Kinyan Peirot

Bava Batra (8:7) | Yisrael Bankier | 5 months ago

The eighth perek of Bava Batra deals with the laws of inheritance. The Torah lays out the legal order of precedence. We learn in the fifth Mishnah that if one wishes to nominate heirs of his estate in contrast to the laws of the Torah, his stipulation is disregarded.

The Mishnah however teaches that one can gift their property during their life time to individuals such that it will be completely owned by the beneficiary only after the death, even though it appears to contradict the Torah's instructions. The seventh Mishnah teaches that if one wishes to, e.g gift property to his son in this manner, he must say that he giving it to his son "from today and after death". The stipulation is understood as meaning that he is transferring the ownership of the land to his son now, but retaining the rights to the "peirot", produce of the land, until after his death. The Mishnah continues that from that point, neither the father or son would be able to sell the land and have it take immediate effect. The father would only be able to sell his right to the peirot. After the father's death, the son would then seize the land from the purchaser. Similarly, if the son sold the land, his purchaser would only be able to take the land after the father's death.1

Considering the case where the father attempts to sell the land, what is the law considering the transaction? Once it becomes clear that only the peirot were sold, can the purchaser retract? If the purchaser is still satisfied, can the father go back on the purchase?

The Mishneh Lemelech (Zechiya 12:13) cites the Tur who rules that only the purchaser can retract, since the purchaser has a valid argument – he wanted to purchase the land entirely. The father however, was aware of his rights to the land and what he was selling at the time of the sale. If the purchaser is subsequently content, the father is committed to the sale. This is also the opinion of the Ritva.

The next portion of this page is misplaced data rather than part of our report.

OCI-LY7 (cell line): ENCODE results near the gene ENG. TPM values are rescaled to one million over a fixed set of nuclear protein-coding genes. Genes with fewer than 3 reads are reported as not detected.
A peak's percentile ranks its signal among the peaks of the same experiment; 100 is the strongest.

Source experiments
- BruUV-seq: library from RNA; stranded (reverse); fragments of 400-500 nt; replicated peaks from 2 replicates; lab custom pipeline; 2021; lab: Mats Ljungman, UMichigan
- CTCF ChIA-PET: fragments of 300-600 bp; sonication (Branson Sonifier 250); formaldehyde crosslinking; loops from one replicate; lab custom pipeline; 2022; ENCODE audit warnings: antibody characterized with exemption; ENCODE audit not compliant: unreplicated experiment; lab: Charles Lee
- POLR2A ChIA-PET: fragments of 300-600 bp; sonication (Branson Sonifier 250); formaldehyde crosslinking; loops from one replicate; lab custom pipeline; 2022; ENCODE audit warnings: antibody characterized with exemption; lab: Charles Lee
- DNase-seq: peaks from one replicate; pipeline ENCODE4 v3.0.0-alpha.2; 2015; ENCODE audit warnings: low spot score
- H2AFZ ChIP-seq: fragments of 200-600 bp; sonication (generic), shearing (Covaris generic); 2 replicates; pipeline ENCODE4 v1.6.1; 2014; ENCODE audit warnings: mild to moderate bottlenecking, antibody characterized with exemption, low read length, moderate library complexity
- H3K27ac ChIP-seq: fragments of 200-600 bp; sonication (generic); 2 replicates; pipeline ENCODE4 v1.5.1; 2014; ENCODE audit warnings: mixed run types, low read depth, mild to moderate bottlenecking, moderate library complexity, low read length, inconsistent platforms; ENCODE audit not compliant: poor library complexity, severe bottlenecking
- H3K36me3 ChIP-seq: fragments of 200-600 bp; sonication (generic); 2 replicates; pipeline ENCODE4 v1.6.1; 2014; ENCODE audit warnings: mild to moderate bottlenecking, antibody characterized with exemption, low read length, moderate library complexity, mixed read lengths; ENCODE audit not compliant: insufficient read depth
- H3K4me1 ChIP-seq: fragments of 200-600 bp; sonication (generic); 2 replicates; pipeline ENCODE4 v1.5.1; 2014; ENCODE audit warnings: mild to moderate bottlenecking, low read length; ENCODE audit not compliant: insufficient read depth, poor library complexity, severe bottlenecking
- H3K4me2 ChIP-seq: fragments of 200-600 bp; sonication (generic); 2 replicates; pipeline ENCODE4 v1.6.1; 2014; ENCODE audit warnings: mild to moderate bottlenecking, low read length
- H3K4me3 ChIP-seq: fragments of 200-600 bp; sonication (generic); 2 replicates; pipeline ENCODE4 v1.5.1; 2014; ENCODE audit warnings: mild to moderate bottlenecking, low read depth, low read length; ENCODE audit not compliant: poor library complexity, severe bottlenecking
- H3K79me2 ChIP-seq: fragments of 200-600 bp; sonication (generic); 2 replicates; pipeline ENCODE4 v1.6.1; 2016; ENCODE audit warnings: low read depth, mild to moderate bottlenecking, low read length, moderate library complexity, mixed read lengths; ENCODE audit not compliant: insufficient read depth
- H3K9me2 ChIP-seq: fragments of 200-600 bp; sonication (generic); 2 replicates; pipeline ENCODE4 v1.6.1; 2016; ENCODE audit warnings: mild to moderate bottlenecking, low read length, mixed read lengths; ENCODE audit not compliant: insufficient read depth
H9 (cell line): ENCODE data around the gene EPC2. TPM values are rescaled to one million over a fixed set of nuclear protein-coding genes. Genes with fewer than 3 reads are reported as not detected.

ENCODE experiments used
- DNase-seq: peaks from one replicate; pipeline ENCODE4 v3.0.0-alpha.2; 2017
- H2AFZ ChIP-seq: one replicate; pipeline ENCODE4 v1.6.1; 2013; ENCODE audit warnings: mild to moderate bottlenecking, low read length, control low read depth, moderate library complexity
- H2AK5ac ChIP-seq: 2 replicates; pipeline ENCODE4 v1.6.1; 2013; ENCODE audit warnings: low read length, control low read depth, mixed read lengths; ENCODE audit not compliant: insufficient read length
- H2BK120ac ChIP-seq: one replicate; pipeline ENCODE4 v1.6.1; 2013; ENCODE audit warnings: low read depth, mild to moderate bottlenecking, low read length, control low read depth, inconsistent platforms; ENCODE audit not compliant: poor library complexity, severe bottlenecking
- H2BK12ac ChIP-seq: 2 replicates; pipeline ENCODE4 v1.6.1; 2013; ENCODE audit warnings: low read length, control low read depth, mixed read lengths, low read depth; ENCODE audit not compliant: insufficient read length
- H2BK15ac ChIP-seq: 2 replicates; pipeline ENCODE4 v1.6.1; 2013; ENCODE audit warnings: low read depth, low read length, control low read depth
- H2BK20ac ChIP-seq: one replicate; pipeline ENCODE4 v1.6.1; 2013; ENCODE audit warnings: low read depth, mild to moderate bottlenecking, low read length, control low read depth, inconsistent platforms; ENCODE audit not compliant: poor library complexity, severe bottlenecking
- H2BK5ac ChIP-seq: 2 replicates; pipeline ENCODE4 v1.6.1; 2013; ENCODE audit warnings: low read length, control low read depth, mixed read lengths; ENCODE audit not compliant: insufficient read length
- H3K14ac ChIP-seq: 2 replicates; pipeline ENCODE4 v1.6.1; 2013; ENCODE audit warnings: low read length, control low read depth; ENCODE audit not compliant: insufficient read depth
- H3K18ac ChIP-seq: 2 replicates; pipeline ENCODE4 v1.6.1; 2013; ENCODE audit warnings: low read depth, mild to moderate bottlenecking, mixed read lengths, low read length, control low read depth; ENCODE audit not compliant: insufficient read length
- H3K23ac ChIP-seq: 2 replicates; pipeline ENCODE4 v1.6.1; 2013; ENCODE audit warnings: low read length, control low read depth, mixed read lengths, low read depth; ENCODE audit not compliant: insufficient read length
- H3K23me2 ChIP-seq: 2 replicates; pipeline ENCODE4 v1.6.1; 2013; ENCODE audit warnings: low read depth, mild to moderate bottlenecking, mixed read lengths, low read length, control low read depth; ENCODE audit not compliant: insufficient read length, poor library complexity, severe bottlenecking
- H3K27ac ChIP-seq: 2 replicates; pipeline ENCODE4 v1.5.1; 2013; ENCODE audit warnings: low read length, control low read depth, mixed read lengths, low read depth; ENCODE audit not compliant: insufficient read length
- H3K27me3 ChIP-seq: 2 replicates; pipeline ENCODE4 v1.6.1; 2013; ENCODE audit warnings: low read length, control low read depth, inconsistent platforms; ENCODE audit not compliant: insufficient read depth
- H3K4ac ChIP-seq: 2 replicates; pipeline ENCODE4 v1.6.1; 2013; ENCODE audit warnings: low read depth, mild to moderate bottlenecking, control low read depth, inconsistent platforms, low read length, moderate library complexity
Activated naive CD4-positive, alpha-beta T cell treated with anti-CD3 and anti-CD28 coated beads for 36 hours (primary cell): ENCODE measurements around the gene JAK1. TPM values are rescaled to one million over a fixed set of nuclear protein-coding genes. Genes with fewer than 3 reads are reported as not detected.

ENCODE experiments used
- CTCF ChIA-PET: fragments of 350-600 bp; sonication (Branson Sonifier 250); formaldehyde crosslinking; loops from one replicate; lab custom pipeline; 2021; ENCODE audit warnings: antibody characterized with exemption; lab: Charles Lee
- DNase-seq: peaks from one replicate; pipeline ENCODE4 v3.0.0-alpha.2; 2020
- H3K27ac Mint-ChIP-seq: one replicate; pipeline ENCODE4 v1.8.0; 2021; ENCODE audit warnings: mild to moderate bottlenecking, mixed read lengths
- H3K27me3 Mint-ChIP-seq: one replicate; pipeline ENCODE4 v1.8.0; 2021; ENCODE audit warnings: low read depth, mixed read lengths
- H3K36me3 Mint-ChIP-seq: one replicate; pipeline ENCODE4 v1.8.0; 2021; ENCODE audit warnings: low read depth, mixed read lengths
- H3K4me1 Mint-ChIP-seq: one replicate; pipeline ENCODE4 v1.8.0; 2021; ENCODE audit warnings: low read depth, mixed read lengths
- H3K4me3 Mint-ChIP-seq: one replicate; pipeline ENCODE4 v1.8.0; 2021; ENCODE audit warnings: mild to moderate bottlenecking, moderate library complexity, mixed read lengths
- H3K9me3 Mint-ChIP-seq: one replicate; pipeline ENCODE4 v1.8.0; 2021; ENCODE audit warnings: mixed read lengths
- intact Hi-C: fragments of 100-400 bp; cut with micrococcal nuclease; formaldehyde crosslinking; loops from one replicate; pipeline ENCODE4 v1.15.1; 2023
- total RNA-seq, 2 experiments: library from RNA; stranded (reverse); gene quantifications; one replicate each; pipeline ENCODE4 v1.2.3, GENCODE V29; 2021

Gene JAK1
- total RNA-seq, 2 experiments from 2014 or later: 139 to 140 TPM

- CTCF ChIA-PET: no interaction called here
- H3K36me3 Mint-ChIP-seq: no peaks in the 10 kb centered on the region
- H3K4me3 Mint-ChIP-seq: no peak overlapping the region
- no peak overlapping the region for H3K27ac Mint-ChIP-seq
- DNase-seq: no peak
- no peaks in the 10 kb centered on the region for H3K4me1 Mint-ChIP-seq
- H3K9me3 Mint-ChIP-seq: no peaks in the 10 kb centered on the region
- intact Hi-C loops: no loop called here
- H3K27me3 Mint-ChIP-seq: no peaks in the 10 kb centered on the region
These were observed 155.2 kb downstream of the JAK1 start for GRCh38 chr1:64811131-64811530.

The Rashba however argues that the sale is only binding if the father only sold the peirot. If however he attempted to sell both the land and peirot, the sale is considered invalid with respect to the land. The peirot, in the context of the sale, were only included as being part of the land, so even the father can go back on the sale of the peirot.

The Mishneh Lemelech however resolves this debate by differentiating between two different case, explaining that this case is similar to one of ona'ah (fraud). If the purchaser is happy with the original price albeit now for the peirot alone, then, like the Ritva explains, we disregard the father's opinion. It is comparable to the case of fraud where it is the choice of the defrauded party alone to undo the sale. If however the purchaser still wants the field for the peirot, but only at the market value, then the sale is now being renegotiated. Consequently, like the Rashba explained, the father can retract on the sale.

The Mishneh Lemelech however continues that the Rashba however appears to contradict himself. The Rashba rules that in the case where one sold land according to its dimensions, and it was later discovered that half the land was stolen, the sale stands with respect to the valid part of the land. Why does the Rashba rule differently in the case? Why can either party not retract in this case also?

The Avnei Milui (90:23)2 answers that the two cases are different. In our case, the issue is not the purchaser was misled with part of the sale. As we explained the Rashba above, the land was sold alone. The fact that the peirot were part of the original sale was not because it was stated as a separate component of the sale, but rather because the land itself being sold implies that peirot are included. Consequently, once it is discovered that the land could not be sold, the peirot were absent from the sale as well. In the case of the land sale, where half had been stolen, each part of the land mass was sold. Consequently, once discovered that part of the land could not have been sold, the sale of the remainer would still apply.

1 The Tosfot R' Akiva notes, that this would be the case even if the son died prior to the father.

2 Cited by the Yalkut Biurim


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